Star Trek and Richard Dawkins

It was a beautiful fall day for a seven-year-old kid to be playing outside, but when I came back into the house my dad was watching people in weird pajamas striding around on a spaceship. That was 1990, I believe, and my first episode of Star Trek: The Next Generation. My dad and I immediately loved it, and we regularly watched the show together for the next several years. I was a particular fan of Commander Data. (Interestingly, I was fascinated with his quest for emotions, and now I’m writing a dissertation on emotions in the New Testament.) I even learned lifelong leadership lessons from Captain Picard.

Why did two conservatives like what is supposed to be a thinly disguised leftist polemic? It wasn’t just the explosions and Klingon fights. It was the transposition of today’s issues into interesting circumstances in our distant tomorrow. Issues of race, sex, class, culture, and religion were taken out of their 20th century light and placed in a 24th century light (OLEDs, I would guess).

The explosions and Klingon fights were also nice.

I recently succumbed to my curiosity to see a few episodes after a decade’s hiatus, and my wife and I picked up two Star Trek DVDs from the library. The early 1990s production values faded quickly out of view as we both got into the stories and characters.

My wife and I watched an episode called “The Chase,” in which Cardassians, Klingons, Romulans, and humans all converge on a remote planet to put together the last piece of an intergalactic archaeological puzzle. Some think they’ll find an incredible weapon. Others are sure it’s a massive power source. No one wants anyone else to get whatever it is. As they all squabble, Dr. Crusher secretly finds what they’re all looking for, and a holographic image suddenly appears before the assembled races. It’s a 4-billion-year-old recorded message from an alien humanoid who explains to her surprised guests that her race had “seeded” life on all of their planets—in fact, on many planets throughout the Alpha Quadrant. Her race, she explained, had evolved to a high level and decided to preserve their memory by this means. There’s more linking Klingons and Cardassians than either would care to admit.

The Global Village Atheist

And that’s where Richard Dawkins came in. The climactic scene of “The Chase” brought Dawkins’ conversation with Ben Stein in Expelled to mind. It wasn’t quite fair of Stein, perhaps, but Dawkins was led to believe he was talking to a sympathetic ear. All the same, he said what he said:

BEN STEIN: How did [life] get created?
RICHARD DAWKINS: By a very slow process.
STEIN: Well, how did it start?
DAWKINS: Nobody knows how it got started. We know the kind of event that it must have been. We know the sort of event that must have happened for the origin of life.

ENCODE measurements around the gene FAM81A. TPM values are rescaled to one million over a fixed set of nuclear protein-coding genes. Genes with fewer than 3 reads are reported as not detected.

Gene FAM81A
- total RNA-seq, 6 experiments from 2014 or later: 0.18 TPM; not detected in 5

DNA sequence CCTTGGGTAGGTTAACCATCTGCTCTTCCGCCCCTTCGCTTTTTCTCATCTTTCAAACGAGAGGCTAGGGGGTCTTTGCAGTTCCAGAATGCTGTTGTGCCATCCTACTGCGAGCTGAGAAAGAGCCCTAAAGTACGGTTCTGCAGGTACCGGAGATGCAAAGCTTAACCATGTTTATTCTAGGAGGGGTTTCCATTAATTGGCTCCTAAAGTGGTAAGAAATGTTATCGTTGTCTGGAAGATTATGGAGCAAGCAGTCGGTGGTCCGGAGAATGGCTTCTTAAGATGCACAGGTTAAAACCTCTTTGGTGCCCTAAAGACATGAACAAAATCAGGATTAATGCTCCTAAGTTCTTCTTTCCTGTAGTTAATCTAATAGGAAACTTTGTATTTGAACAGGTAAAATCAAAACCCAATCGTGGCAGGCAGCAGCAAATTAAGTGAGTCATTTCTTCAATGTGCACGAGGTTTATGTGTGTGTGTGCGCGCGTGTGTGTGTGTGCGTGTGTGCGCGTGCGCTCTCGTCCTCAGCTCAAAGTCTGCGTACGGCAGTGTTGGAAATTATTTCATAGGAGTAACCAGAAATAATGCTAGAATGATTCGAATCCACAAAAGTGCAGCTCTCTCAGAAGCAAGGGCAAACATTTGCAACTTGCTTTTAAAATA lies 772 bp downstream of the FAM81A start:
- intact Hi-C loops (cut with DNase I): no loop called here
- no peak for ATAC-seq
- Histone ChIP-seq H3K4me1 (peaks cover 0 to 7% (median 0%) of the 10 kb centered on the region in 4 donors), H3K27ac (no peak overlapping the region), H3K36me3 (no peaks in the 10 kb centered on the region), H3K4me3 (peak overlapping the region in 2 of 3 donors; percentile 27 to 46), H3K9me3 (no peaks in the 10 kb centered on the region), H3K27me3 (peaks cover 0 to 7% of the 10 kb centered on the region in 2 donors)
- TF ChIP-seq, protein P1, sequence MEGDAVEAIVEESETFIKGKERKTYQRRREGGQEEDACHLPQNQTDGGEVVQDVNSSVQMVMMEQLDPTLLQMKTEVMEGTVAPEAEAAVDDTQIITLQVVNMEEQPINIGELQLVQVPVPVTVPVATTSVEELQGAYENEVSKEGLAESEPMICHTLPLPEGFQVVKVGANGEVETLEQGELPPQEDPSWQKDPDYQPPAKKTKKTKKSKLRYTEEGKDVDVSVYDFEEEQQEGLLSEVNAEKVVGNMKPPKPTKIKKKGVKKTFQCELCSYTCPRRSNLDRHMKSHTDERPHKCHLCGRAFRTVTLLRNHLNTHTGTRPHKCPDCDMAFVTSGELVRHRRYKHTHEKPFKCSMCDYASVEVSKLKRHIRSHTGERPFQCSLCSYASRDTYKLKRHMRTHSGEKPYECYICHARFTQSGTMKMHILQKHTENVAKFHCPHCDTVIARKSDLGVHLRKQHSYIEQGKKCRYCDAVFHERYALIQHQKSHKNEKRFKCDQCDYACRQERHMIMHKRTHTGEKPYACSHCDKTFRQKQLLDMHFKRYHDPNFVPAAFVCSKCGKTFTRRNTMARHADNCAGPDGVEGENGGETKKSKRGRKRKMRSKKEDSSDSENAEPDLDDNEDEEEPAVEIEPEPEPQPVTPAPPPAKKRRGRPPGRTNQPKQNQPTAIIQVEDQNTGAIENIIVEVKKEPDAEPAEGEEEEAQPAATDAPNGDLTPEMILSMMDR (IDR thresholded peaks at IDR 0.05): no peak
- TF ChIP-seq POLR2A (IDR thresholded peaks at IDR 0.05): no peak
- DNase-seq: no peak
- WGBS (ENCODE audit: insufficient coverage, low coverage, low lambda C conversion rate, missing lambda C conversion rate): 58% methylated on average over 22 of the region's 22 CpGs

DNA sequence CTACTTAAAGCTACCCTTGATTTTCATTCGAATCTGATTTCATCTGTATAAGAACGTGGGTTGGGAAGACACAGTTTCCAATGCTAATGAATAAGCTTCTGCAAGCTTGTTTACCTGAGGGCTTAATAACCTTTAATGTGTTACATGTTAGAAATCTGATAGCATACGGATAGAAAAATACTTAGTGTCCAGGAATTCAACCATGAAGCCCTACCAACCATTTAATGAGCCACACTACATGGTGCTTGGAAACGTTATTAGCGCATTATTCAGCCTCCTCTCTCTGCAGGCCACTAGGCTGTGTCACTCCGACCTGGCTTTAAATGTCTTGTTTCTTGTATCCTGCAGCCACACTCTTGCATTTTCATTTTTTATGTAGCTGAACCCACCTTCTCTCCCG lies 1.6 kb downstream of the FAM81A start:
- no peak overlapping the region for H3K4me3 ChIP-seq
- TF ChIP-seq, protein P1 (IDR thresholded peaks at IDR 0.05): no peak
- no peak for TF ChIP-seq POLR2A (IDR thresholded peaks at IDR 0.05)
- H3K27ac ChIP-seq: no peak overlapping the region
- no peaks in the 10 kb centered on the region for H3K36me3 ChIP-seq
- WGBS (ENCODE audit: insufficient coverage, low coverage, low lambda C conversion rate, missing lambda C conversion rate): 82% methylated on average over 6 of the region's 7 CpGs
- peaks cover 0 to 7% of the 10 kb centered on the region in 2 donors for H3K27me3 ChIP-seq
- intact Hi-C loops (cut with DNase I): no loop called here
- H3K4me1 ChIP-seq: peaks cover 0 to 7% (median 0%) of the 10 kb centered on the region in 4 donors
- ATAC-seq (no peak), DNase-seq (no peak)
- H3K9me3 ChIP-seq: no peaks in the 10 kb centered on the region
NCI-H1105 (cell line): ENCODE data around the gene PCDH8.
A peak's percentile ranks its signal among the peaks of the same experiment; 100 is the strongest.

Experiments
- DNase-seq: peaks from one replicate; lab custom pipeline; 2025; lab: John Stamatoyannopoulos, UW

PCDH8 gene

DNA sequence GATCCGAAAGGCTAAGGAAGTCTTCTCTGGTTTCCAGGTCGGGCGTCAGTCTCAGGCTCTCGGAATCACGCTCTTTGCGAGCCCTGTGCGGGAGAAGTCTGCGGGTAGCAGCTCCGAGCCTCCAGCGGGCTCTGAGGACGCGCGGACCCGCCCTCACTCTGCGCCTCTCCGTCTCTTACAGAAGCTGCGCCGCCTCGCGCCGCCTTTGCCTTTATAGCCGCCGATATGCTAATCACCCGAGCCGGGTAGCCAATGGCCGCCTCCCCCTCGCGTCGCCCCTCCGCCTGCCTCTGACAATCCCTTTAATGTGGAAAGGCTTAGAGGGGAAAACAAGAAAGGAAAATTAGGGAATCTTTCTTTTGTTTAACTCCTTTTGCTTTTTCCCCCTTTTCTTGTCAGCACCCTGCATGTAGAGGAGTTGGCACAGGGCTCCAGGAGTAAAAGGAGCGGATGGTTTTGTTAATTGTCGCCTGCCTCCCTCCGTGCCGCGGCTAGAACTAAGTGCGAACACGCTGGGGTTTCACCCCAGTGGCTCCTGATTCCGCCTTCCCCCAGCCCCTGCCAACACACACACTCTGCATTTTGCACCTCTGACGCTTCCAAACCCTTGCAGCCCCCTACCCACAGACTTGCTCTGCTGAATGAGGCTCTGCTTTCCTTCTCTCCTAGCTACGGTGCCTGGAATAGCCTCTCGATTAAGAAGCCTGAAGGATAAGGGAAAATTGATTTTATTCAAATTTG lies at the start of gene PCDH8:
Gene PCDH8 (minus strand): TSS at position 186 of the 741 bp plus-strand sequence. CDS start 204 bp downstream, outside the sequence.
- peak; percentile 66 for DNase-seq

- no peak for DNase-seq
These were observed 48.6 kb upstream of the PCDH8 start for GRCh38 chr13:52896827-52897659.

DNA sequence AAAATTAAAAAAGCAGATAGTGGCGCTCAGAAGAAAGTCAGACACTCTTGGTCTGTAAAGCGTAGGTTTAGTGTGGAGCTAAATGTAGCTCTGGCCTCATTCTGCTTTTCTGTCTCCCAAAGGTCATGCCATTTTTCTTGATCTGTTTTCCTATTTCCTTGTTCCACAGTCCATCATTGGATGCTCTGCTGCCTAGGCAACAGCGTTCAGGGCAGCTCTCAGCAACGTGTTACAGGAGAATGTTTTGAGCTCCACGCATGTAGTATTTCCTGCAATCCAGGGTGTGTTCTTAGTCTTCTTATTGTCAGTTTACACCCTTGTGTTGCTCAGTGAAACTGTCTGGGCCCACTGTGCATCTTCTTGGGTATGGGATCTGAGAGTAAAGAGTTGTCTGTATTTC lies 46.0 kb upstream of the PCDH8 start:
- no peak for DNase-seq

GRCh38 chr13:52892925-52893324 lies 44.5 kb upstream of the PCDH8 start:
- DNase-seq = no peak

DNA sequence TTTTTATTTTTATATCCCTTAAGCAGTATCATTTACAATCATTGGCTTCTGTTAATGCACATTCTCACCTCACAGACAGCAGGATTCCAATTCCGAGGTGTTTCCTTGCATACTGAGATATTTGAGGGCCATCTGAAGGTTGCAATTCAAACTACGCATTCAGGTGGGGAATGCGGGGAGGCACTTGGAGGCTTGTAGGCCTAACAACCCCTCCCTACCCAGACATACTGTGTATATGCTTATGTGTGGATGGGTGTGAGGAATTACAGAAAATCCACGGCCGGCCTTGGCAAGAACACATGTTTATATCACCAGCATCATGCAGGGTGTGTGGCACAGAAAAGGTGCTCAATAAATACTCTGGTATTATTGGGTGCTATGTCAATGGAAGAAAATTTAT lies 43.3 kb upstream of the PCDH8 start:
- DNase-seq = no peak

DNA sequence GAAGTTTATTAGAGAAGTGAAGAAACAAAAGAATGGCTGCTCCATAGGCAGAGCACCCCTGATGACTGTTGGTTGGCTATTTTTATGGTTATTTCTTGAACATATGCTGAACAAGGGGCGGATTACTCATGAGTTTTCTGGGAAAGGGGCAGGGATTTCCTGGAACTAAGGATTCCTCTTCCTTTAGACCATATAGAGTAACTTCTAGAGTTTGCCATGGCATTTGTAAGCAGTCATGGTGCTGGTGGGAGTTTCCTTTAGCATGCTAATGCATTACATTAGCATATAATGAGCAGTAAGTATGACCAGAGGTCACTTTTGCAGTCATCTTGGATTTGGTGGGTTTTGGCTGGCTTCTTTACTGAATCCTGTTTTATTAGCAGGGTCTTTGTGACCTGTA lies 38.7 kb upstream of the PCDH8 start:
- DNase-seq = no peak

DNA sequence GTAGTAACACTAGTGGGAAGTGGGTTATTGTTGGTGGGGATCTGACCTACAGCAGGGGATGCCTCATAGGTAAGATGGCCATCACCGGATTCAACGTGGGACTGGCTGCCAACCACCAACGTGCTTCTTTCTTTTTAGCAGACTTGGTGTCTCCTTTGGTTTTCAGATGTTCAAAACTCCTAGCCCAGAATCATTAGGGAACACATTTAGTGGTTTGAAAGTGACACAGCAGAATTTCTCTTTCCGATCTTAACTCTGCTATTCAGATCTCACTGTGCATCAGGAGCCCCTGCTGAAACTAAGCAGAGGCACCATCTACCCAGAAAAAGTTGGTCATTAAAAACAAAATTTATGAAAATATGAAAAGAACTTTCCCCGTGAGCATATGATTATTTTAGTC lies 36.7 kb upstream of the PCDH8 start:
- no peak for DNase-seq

STEIN: And what was that?
DAWKINS: It was the origin of the first self-replicating molecule.
STEIN: Right, and how did that happen?
DAWKINS: I told you, we don’t know.
. . .
STEIN: What do you think is the possibility that Intelligent Design might turn out to be the answer to some issues in genetics or in Darwinian evolution?
DAWKINS: Well, it could come about in the following way. It could be that at some earlier time, somewhere in the universe, a civilization evolved, probably by some kind of Darwinian means, probably to a very high level of technology, and designed a form of life that they seeded onto perhaps this planet. Um, now that is a possibility, and an intriguing possibility. And I suppose it’s possible that you might find evidence for that if you look at the details of biochemistry, molecular biology, you might find a signature of some sort of designer.
. . .
And that Designer could well be a higher intelligence from elsewhere in the universe. But that higher intelligence would itself have had to have come about by some explicable, or ultimately explicable process. It couldn’t have just jumped into existence spontaneously. That’s the point.

The Point of This Post

There are two remarkable similarities between the Star Trek episode and the infamous global village atheist. Both are 1) willing to posit the existence of an intelligent designer behind evolution as long as it’s not God. And both 2) make sure to mention that this designer has to itself have evolved by naturalistic processes.

Everyone’s a fundamentalist. Everyone has presuppositions. Everyone believes some things he can’t prove except by appeal to his basic beliefs.

Author: Mark Ward

PhD in NT; theological writer for Faithlife; former high school Bible textbook author for BJU Press; husband; father; ultimate frisbee player; member of the body of Christ.

1 thought on “Star Trek and Richard Dawkins”

  1. Interesting, Mark, but I think you make a mistake with the line “everyone’s a fundamentalist”.

    If you said, “everyone’s a presuppositionalist”, you might be more accurate.

    Fundamentalist does not equal Presuppositionalist.

    Evangelicals, for example, generally share the same presuppositions as fundamentalists. But they are not the same.

    Fundamentalism isn’t really an apologetical position, it is a political position within right wing Christianity.

    Maranatha!
    Don Johnson
    Jer 33.3

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